It has been a summer of records in Ireland.  We had the hottest June since records began, followed by the wettest July recorded, and we are currently at 34 days of nonstop rain – and still counting. 

“Above average” rainfall is a term we have become accustomed to hearing, with some of the showers feeling almost tropical, as the temperatures are relatively warm, averaging around 17°C (62°F).  

The medium-range forecast for August offers little in the way of blue skies. Yet we have made our peace with the weather: the countryside is looking super lush, while summer festivals, concerts and sporting events have all gone ahead in wet and at times muddy conditions.  

For anyone with plans to visit in August, it’s worth remembering what every Irish mammy will tell you: there’s no such thing as bad weather, just bad clothes. So pack appropriately.

Gusts of wind and flying trampolines in Finland

Paula Hotti lives in Helsinki, she has recently completed working on Lonely Planet's Finland guidebook

In July, most Finns spent holidays listening to the rain at their summer cottages. In fact, in many places, such as central Finland’s Jyväskylä, a single day’s downpour surpassed the usual monthly rainfall.

And it’s not looking any better for August. The first week of the month began with predictions of rain and storm-like gusts of wind – and they have come true. (There have even been reports of trampolines flying through the air!) Our last hope for a 30°C (86°F) day – pretty much the pinnacle of heat in Finland – is tentatively forecast for this Sunday.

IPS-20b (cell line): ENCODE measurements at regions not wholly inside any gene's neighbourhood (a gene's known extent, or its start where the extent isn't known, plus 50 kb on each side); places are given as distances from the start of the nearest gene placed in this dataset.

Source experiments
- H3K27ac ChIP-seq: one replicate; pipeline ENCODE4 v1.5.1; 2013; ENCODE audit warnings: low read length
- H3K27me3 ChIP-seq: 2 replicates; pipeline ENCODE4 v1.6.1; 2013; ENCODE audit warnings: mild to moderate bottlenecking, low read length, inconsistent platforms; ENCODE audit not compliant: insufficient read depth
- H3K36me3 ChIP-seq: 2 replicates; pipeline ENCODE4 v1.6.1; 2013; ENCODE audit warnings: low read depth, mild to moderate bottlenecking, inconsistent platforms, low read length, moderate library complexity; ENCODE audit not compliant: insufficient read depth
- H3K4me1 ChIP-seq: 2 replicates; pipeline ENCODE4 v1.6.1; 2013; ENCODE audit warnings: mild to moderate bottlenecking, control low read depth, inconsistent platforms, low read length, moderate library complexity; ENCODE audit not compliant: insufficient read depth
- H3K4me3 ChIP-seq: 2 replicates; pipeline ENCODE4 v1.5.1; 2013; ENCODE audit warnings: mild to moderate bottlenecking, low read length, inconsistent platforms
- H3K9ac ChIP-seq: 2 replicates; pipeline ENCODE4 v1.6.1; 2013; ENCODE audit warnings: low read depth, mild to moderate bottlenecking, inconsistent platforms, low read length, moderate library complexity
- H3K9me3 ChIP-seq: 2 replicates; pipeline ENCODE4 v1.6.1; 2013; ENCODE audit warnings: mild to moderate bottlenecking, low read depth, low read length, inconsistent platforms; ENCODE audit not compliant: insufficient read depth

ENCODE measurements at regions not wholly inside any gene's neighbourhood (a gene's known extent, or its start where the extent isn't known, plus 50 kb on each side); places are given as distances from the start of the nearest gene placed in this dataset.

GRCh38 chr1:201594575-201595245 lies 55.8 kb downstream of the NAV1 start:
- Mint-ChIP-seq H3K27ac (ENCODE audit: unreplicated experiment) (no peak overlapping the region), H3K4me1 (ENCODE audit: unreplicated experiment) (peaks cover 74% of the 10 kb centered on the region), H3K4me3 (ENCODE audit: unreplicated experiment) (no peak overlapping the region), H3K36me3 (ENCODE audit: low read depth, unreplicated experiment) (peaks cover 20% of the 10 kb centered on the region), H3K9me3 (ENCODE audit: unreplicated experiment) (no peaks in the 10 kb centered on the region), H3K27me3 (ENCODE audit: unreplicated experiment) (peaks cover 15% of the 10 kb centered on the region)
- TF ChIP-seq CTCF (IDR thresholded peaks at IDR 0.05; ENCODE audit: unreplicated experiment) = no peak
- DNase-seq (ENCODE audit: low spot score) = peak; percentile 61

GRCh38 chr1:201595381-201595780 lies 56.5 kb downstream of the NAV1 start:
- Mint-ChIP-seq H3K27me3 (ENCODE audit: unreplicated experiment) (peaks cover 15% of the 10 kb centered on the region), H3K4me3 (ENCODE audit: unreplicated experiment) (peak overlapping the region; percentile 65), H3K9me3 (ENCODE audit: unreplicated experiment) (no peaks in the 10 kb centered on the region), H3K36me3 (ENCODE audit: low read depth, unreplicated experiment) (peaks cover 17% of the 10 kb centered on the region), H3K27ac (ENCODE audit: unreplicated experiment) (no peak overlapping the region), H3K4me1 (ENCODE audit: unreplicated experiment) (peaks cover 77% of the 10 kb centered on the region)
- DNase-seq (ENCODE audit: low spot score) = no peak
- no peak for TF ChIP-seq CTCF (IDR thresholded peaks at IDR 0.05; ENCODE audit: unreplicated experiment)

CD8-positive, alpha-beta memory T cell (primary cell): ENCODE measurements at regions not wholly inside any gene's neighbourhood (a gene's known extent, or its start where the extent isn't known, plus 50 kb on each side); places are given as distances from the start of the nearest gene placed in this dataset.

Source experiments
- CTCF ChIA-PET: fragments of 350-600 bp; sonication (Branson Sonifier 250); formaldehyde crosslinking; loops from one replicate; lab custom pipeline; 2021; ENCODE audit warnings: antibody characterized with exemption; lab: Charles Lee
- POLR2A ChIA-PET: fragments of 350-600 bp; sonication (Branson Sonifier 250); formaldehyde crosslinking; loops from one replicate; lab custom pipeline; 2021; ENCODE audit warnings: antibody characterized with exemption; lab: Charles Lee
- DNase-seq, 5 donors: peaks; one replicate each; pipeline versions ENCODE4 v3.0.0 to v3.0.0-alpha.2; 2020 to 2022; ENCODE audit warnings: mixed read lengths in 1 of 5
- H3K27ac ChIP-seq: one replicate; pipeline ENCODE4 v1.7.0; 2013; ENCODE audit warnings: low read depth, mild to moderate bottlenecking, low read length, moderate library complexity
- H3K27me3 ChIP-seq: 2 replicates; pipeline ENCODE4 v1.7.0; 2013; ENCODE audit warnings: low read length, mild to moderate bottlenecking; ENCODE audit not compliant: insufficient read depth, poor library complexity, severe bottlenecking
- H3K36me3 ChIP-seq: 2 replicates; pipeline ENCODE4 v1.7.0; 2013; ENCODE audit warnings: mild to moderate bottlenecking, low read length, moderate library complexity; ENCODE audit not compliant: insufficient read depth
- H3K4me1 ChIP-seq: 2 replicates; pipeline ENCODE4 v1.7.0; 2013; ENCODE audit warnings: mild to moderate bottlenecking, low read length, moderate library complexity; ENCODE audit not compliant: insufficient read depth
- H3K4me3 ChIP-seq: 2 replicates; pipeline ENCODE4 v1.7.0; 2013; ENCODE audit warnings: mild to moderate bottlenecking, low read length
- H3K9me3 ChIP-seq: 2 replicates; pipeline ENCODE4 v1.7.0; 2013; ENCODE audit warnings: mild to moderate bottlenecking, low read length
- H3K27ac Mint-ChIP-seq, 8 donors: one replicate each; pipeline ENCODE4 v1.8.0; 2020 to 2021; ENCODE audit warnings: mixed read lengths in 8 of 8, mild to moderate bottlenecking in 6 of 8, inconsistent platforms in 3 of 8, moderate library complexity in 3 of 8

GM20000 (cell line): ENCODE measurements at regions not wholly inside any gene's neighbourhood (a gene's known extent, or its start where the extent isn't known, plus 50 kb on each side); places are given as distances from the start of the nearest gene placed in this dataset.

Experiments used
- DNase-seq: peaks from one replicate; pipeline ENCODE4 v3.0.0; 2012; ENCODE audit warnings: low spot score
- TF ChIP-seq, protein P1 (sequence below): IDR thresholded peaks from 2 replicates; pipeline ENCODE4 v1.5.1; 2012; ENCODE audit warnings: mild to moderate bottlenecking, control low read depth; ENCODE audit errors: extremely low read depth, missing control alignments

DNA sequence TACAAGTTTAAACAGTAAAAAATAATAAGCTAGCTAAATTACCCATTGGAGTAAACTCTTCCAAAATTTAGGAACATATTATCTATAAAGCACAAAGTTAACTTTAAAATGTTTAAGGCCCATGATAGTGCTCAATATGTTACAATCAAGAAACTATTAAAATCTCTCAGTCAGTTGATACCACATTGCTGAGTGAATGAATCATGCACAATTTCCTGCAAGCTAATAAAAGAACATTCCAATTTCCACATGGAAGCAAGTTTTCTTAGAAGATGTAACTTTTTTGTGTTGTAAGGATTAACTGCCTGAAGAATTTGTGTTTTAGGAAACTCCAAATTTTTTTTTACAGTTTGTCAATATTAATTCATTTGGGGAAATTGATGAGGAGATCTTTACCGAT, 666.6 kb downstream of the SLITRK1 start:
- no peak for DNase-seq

But remember that Finland is large: whereas in the south you might reach a pleasant 25°C (77°F), in Lapland nightly temperatures can drop below zero even in August. Pack your bags accordingly: light layers and waterproof jackets come in handy. 

I haven’t gotten to Sweden yet this summer, but I do know that in July Borås (a city near Gothenburg and the west coast) received the highest recorded rainfall since 1939.

A storm over the city of Kranj, Croatia
Severe storms have struck Croatia this summer © Luka Dakskobler / Getty Images

Expect the unexpected in Croatia

Isabel Putinja lives in Istria, she is currently writing the new Experience Croatia book

In July we had temperatures reaching 38°C (100°F), which is pretty typical for summer. Last summer, we had a drought with water restrictions in place; this summer, it’s unpredictable weather that’s been making news.

We’ve had quite a few thunderstorms and hailstorms, much more than usual for this time of year. This caused some damage to crops locally, while in other parts of Croatia damage was much more extensive. In Slavonia in the east, strong winds blew off roofs, while in Zagreb fallen trees caused a lot of destruction and even a few deaths.

For August, temperatures are expected to hover around the high 20s°C (83- 84°F), bringing us some relief from the heat, while Dubrovnik and the south of the country will be higher at  33°C (91°F). However, forecasts warn a few scattered thunderstorms are still possible across Croatia.  So far this summer, the theme seems to be: expect the unexpected.

Take a sweater for evenings in Portugal 

Austin Bush now lives in Lisbon, after spending 20 years in Bangkok, contributing to Lonely Planet's Asia guidebooks

Portugal can get plenty hot during the summer – but we’re thankfully not experiencing the high temperatures seen in other parts of Europe right now.